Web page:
Time for Oregon to pull back on Measure 11’s mandatory minimums. An opinion piece by one of our featured writers, Martin Lockett in Oregon, published in The Oregonian.
Lockett is serving the final year of a 17-year sentence at Deer Ridge Correctional Institution in Madras.
Seventeen years ago, I drove drunk and crashed into a car that killed two people and injured another. I was 24.
At the time, I was working full-time and attending Portland Community College part-time. In full disclosure, I was no stranger to the law. I was finishing my final two months of post-prison supervision after serving three years for my part in a robbery when I was 19. Nonetheless, I had turned over a new leaf – until my troubled relationship with alcohol led me into the most catastrophic mistake one can make while intoxicated. My victims were in recovery themselves and to learn I had taken their lives was devastating.
While incarcerated, I focused onhonoring my victims by doing all I could to help others who struggle with addiction. In order to do this, I knew I would need a formal education. I have earned a master’s degree in psychology and state certification as an alcohol and drug counselor. I have published two books and co-facilitated Mothers Against Drunk Driving-sponsored discussions with family members of those killed by drunk drivers at the Oregon State Correctional Institution. I produced a video of my story that is regularly shown at community panels. Moreover, I have never been written up for a transgression during my 17-year stay. I do not highlight these accomplishments to give myself a proverbial pat on the back but to say none of that will make a single day’s difference in my sentence. Like many others in Oregon’s prisons, I am serving a mandatory sentence which offers zero incentive to change.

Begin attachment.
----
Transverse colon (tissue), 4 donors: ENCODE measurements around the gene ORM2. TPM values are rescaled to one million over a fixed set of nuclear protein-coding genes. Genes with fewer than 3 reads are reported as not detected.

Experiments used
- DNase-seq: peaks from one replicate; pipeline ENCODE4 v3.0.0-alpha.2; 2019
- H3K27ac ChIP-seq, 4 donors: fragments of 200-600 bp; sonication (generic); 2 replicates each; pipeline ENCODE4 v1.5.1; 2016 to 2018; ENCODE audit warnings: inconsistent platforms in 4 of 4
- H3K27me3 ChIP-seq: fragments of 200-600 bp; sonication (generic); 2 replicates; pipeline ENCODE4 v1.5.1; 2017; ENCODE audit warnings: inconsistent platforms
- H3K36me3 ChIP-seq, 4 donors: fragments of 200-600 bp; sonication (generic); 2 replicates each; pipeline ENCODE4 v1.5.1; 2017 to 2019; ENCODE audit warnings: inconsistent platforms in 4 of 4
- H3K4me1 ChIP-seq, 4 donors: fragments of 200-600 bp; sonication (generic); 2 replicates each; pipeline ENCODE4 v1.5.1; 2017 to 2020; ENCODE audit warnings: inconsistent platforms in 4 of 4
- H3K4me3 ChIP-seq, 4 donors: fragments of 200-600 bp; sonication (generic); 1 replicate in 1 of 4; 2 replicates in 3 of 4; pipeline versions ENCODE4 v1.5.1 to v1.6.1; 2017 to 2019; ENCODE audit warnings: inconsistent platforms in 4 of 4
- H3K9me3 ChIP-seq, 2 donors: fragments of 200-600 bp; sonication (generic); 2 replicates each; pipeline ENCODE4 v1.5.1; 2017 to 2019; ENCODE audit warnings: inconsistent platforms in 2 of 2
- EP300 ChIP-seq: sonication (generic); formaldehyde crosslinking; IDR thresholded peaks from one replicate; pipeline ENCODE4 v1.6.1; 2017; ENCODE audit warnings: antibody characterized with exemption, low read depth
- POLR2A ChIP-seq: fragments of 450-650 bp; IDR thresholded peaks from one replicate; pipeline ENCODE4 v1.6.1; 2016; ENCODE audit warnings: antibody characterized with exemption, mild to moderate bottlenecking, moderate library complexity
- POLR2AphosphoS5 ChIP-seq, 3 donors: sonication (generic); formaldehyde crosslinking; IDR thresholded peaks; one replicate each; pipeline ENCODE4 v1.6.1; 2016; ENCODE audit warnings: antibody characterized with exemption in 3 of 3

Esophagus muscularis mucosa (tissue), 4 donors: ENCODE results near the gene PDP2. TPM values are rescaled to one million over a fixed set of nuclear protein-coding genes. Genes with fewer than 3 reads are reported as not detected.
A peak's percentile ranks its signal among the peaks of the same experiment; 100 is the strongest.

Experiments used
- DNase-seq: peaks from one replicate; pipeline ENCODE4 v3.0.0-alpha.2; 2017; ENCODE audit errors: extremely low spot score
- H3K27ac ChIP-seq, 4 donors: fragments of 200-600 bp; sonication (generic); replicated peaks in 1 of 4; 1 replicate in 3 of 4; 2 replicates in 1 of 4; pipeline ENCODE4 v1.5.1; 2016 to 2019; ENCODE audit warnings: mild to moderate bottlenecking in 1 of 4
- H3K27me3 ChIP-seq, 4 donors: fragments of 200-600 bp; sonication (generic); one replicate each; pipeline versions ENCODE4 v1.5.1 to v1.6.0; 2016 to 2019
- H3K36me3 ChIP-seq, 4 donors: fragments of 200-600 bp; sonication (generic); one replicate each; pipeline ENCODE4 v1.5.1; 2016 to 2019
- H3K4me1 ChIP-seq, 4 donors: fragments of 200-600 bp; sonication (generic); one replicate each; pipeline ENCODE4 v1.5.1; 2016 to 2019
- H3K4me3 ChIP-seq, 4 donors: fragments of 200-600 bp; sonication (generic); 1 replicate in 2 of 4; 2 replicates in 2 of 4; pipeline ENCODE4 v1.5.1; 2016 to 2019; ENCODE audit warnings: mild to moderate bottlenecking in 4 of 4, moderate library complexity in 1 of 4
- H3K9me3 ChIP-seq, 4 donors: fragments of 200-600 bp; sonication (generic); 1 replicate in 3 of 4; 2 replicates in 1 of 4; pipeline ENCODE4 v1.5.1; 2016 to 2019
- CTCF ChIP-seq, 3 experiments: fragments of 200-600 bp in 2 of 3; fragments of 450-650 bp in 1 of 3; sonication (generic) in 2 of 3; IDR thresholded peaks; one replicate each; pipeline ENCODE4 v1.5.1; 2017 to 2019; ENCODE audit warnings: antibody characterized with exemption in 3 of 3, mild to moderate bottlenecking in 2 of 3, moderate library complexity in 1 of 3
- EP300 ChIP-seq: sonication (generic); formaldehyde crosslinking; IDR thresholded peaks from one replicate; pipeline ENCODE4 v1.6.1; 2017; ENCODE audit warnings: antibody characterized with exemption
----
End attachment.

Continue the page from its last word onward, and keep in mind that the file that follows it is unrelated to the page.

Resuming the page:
My transformation was solely of my own doing, not because any mechanism in the system aided or encouraged it. My education was privately financed, and I was fortunate enough to land at the only prison in Oregon that enabled me to log clinical hours for certification. But I can assure you I am not an anomaly. There are countless others serving 10 – 30-year sentences under Measure 11 who are far different from theiryoung drug-addicted selves who committed crimes decades ago. Yet they have no hope of returning to their communities anytime soon to offer them the benefit of their new knowledge. And while some take the opportunity to change, these lengthy sentences push many others even further into criminality. They know that violating institution rules won’t cost them their chance at a reduced sentence, because they aren’t eligible for it anyway.
I am deeply proud of how progressive Oregon can be when it comes to many things, most recently the decriminalization of possession of smaller quantities of drugs. Legislators also passed reforms to Measure 11 in 2019, recognizing how unfair and unproductive its heavy-handed treatment of juveniles was. Yet, the heart of this law, which dates back to the ’90s tough-on-crime, prison-building era persists.
Since then, many other states have rolled back their mandatory sentencing laws, having seen that harsh sentences don’t translate into safer communities. How is that Oregon still allows this outdated law to operate, needlessly locking up its citizens for decades at a time with no incentive to rehabilitate?
This is not a cry for anyone to feel sorry for me. I am still alive and my victims, sadly, are not. I will be released in June and will carry on with my life happily and productively. But this is not about me — it’s about our state. This is about all those who love Oregon and espouse compassion, particularly when it comes to the treatment of our neighbors. Are those who fall short not our neighbors and members of our communities? Are people deserving of second and third chances in rhetoric only? At what point do we demand our state lawmakers enact legislation that reflects these ideals and principles? When do we demand that our criminal justice system mirror the humanity and compassion we claim to value?